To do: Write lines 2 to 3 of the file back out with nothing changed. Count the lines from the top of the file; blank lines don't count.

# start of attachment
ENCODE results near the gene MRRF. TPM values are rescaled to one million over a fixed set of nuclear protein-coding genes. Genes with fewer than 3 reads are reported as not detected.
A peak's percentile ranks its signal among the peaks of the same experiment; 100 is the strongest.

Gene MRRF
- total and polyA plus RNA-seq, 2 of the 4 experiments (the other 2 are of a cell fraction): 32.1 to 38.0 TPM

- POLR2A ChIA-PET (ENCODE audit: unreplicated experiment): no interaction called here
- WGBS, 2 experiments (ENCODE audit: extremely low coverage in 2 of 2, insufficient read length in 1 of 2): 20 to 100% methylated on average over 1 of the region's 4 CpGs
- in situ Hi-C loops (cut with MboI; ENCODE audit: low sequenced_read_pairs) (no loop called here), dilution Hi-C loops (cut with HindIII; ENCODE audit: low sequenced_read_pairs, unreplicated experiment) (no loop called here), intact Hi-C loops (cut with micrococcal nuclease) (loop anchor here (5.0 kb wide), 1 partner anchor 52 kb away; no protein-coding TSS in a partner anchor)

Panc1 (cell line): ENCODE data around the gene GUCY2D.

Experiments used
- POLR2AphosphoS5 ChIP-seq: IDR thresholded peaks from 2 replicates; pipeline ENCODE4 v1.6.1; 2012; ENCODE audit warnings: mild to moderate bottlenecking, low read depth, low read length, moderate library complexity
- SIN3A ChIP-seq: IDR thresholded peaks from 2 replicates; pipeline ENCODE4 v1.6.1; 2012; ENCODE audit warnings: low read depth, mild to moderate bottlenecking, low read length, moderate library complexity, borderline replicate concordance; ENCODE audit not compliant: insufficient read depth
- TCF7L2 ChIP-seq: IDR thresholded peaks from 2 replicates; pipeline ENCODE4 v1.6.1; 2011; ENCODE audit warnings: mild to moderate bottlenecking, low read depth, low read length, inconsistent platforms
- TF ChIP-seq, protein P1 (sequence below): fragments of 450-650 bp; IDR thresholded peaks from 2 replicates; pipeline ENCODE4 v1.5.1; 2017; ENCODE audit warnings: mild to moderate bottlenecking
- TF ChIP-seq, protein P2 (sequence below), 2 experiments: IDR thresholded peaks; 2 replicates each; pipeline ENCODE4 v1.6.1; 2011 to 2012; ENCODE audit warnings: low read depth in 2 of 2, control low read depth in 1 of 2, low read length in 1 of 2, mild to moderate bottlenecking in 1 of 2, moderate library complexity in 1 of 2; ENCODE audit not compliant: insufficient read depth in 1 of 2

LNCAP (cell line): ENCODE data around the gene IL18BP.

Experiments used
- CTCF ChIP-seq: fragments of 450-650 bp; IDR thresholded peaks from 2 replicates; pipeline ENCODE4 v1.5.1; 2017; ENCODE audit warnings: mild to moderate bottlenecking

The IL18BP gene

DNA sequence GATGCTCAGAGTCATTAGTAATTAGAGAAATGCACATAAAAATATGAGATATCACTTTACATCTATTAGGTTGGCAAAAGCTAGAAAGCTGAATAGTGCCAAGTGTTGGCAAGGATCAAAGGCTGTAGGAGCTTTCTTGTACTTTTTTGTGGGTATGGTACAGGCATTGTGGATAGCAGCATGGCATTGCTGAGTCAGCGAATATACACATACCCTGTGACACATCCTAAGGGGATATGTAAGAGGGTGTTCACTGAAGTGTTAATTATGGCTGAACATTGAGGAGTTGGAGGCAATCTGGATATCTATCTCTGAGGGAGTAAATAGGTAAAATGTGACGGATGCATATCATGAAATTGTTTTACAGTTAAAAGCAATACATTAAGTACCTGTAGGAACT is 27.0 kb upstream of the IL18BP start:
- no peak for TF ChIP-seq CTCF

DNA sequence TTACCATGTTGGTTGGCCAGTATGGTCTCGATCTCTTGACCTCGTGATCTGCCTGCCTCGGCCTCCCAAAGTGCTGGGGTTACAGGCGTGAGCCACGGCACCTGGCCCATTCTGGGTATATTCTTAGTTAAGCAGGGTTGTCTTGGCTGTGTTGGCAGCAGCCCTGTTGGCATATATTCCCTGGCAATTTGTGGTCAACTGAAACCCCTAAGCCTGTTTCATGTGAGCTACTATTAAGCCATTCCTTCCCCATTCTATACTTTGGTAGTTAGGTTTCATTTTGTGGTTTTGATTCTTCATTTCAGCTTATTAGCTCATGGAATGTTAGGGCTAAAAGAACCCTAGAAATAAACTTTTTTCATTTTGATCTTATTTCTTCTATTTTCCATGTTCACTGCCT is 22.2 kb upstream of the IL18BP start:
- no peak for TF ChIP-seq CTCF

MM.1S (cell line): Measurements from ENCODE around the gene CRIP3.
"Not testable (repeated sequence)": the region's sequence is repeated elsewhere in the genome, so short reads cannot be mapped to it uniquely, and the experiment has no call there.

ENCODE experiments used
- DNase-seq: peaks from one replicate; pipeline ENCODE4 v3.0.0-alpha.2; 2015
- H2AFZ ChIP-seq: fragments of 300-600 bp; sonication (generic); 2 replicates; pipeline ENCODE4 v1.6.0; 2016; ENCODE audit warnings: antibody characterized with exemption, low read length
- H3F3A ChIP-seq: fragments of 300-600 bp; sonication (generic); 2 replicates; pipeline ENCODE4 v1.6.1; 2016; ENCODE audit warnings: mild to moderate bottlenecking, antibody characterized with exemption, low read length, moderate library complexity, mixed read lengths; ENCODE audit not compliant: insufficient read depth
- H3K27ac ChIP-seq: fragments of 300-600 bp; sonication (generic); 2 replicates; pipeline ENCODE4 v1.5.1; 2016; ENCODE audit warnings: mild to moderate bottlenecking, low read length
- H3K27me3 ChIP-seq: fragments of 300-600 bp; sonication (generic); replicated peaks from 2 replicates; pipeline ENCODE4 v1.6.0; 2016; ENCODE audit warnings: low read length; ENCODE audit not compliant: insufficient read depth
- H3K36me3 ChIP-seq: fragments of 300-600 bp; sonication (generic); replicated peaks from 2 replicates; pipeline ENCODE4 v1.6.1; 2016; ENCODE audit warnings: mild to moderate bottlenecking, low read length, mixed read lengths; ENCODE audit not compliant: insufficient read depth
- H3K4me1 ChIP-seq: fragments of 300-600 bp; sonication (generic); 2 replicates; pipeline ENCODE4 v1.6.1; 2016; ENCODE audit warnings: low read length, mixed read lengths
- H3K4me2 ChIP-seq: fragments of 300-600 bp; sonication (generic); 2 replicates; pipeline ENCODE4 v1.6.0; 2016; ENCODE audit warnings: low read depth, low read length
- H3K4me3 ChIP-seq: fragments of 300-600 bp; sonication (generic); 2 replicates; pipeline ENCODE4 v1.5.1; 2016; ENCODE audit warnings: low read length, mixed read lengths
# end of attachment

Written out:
A peak's percentile ranks its signal among the peaks of the same experiment; 100 is the strongest.

Gene MRRF